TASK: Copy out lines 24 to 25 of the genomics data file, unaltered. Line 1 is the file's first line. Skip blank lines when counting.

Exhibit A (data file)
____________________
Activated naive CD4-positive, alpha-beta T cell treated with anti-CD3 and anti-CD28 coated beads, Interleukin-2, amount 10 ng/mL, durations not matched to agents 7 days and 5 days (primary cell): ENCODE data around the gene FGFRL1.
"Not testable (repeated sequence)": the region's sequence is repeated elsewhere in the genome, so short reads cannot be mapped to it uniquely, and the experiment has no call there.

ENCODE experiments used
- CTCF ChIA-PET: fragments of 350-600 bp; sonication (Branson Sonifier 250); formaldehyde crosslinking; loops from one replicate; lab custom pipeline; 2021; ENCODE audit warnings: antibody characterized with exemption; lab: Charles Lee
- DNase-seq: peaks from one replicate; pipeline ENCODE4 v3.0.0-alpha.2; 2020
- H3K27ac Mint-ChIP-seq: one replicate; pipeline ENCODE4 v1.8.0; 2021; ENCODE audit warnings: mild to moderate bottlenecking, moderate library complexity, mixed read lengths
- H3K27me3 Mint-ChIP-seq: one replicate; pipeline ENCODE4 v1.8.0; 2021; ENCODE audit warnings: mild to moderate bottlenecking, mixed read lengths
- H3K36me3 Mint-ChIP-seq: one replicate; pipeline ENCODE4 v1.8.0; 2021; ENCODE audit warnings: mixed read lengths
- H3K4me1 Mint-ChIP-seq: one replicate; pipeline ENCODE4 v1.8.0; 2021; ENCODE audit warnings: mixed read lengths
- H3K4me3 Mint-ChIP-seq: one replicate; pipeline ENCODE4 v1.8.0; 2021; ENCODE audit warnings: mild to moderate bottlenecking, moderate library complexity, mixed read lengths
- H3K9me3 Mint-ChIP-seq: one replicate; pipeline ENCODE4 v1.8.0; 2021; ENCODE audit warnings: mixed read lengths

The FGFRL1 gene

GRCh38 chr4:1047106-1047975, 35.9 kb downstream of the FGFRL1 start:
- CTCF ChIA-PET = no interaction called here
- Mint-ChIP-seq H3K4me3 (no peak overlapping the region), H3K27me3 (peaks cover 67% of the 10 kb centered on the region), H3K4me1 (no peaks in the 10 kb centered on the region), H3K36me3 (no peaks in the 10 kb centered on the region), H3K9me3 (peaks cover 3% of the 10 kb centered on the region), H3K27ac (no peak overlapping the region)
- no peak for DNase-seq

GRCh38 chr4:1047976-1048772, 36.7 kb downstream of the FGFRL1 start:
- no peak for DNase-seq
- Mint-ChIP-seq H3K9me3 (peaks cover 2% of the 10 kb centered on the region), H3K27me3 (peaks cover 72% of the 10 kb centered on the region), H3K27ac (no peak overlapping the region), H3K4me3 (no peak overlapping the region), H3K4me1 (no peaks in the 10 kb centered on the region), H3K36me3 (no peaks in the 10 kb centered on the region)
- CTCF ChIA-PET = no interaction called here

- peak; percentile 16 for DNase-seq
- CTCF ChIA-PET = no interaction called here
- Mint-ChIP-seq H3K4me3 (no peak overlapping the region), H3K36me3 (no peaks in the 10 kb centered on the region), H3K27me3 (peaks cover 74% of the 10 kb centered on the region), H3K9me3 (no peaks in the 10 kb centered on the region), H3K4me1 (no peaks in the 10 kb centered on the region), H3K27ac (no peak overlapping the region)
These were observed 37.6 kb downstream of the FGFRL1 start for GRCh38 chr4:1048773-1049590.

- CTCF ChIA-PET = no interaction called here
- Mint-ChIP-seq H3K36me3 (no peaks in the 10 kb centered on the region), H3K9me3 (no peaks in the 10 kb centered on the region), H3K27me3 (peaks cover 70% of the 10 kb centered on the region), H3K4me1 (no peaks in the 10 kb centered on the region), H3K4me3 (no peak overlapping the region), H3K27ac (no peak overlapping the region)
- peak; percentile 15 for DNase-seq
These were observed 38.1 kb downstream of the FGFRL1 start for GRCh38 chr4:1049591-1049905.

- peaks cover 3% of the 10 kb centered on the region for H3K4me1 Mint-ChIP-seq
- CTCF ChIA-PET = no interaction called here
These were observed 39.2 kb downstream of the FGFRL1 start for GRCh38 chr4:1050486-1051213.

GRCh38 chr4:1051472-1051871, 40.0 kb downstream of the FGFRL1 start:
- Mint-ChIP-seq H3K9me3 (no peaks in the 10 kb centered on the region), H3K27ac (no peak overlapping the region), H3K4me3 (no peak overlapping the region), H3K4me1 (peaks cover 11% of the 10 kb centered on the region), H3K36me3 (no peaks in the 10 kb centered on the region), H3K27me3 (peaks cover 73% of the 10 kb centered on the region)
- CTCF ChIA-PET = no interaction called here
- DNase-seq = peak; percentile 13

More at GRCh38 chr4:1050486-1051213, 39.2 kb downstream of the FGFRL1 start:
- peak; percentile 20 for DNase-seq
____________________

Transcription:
These were observed 37.6 kb downstream of the FGFRL1 start for GRCh38 chr4:1048773-1049590.

- CTCF ChIA-PET = no interaction called here